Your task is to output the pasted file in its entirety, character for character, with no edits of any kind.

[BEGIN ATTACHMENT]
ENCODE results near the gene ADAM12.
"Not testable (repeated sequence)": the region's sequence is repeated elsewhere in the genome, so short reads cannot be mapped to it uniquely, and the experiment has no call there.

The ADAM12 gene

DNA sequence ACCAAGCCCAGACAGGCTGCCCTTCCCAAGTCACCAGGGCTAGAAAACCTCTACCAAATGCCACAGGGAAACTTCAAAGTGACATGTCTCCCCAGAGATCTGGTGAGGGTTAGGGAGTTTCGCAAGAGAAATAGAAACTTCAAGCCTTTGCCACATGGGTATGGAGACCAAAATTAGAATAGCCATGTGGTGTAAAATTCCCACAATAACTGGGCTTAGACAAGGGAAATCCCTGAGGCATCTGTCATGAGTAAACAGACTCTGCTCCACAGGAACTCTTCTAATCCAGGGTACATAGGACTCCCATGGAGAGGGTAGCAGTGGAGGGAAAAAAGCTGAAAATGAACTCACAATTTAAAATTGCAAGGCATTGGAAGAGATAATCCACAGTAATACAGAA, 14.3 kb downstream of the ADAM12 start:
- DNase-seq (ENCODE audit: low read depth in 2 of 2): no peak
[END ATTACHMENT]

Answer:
ENCODE results near the gene ADAM12.
"Not testable (repeated sequence)": the region's sequence is repeated elsewhere in the genome, so short reads cannot be mapped to it uniquely, and the experiment has no call there.

The ADAM12 gene

DNA sequence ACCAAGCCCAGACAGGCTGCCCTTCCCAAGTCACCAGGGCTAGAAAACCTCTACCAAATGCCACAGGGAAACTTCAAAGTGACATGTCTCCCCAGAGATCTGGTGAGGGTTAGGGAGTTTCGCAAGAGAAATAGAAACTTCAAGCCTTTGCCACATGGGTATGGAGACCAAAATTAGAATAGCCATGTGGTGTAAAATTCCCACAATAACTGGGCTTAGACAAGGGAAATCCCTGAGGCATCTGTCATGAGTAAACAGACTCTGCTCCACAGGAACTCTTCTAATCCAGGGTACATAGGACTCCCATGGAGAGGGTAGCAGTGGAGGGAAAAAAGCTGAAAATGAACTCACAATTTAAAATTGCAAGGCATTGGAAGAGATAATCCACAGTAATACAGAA, 14.3 kb downstream of the ADAM12 start:
- DNase-seq (ENCODE audit: low read depth in 2 of 2): no peak